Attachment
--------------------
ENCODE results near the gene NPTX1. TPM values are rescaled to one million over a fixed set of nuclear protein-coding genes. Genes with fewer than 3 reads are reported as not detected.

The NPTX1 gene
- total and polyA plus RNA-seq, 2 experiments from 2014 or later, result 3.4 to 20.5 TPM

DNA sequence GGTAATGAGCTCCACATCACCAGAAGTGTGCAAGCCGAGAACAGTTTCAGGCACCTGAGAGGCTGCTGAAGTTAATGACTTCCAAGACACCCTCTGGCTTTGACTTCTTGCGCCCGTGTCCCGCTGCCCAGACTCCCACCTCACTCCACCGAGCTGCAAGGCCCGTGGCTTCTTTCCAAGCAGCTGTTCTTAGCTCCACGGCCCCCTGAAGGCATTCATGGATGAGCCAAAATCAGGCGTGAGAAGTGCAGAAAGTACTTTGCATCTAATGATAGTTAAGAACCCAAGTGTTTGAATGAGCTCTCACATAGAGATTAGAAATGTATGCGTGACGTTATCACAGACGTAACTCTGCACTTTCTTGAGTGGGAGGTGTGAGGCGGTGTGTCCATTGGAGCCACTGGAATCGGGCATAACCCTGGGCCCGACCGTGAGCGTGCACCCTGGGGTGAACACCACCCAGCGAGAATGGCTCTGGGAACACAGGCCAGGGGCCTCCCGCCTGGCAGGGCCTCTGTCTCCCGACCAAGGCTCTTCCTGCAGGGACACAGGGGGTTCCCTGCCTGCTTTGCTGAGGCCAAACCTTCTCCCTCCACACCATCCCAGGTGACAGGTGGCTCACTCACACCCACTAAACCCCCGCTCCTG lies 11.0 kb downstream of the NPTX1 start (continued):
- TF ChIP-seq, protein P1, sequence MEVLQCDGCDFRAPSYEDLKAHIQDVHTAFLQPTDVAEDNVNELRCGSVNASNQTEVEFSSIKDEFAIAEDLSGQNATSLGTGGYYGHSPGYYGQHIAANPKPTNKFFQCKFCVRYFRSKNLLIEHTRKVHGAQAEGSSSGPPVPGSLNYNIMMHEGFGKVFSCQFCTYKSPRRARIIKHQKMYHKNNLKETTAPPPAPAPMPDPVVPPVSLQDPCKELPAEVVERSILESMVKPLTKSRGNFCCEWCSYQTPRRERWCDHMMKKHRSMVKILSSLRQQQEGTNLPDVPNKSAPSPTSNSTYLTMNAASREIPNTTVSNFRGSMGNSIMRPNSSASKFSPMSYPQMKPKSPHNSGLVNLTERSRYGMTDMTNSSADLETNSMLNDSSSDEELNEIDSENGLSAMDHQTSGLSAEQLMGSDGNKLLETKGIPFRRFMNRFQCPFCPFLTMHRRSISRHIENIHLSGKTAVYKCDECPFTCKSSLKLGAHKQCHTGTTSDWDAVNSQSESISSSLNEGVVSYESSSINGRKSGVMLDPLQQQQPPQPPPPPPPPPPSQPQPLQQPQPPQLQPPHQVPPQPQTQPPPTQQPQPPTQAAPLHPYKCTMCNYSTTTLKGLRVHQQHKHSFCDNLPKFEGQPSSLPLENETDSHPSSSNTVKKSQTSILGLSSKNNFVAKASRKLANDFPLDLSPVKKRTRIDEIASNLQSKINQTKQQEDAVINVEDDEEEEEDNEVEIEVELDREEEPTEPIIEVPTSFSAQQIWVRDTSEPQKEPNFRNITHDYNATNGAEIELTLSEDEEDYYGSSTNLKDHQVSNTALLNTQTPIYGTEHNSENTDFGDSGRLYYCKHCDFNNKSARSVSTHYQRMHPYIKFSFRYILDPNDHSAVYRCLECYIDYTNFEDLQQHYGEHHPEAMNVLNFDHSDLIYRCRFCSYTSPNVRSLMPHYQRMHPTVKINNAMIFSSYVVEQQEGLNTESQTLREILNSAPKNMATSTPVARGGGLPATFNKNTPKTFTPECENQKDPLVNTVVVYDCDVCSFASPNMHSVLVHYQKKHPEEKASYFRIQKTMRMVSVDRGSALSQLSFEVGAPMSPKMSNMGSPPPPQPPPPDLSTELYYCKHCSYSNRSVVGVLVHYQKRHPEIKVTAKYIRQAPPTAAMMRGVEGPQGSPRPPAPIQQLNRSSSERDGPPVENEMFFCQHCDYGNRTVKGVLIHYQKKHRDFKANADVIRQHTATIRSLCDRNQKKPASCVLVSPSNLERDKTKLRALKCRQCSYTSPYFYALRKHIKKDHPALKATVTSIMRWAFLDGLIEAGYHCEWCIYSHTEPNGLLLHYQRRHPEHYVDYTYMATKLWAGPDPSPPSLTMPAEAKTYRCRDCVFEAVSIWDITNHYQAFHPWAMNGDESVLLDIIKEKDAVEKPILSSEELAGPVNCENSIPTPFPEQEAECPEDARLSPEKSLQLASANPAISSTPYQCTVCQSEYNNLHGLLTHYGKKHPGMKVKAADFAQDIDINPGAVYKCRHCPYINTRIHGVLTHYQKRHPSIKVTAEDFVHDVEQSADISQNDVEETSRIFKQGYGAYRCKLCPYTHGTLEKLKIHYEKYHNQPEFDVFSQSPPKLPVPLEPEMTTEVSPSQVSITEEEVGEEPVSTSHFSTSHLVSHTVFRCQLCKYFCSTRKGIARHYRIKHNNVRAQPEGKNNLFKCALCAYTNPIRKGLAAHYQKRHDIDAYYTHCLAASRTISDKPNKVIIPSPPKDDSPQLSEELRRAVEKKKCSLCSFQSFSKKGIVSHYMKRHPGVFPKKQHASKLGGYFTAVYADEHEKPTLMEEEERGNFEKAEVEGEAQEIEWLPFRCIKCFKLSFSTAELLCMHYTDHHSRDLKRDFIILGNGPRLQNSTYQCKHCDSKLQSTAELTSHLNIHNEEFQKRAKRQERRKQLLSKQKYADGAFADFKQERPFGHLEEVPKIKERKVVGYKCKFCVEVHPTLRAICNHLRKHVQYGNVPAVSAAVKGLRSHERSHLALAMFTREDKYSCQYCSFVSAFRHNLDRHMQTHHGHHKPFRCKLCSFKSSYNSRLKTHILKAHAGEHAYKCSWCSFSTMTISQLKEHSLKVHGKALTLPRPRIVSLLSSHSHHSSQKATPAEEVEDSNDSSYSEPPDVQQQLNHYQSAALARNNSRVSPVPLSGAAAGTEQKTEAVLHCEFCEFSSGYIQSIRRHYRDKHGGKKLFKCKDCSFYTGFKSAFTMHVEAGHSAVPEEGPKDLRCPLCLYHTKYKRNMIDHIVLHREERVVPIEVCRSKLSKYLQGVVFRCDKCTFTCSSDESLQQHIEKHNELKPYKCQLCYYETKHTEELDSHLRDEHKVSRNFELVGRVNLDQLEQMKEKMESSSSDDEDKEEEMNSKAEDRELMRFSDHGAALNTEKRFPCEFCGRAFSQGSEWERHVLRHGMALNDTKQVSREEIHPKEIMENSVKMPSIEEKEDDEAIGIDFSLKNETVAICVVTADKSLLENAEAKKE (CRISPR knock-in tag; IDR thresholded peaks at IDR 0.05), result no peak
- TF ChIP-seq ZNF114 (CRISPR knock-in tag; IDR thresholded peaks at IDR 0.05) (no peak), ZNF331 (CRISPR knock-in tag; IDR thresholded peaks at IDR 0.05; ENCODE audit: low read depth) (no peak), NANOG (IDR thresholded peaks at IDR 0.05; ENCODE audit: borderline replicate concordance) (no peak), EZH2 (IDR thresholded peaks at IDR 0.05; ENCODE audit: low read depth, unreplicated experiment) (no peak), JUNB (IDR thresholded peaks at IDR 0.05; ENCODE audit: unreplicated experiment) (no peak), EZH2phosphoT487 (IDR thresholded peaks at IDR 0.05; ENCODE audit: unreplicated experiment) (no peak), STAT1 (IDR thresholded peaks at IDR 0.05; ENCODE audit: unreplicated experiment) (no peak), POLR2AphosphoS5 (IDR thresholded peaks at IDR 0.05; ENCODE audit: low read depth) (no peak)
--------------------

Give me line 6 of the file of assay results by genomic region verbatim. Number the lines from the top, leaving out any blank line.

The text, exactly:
- TF ChIP-seq ZNF114 (CRISPR knock-in tag; IDR thresholded peaks at IDR 0.05) (no peak), ZNF331 (CRISPR knock-in tag; IDR thresholded peaks at IDR 0.05; ENCODE audit: low read depth) (no peak), NANOG (IDR thresholded peaks at IDR 0.05; ENCODE audit: borderline replicate concordance) (no peak), EZH2 (IDR thresholded peaks at IDR 0.05; ENCODE audit: low read depth, unreplicated experiment) (no peak), JUNB (IDR thresholded peaks at IDR 0.05; ENCODE audit: unreplicated experiment) (no peak), EZH2phosphoT487 (IDR thresholded peaks at IDR 0.05; ENCODE audit: unreplicated experiment) (no peak), STAT1 (IDR thresholded peaks at IDR 0.05; ENCODE audit: unreplicated experiment) (no peak), POLR2AphosphoS5 (IDR thresholded peaks at IDR 0.05; ENCODE audit: low read depth) (no peak)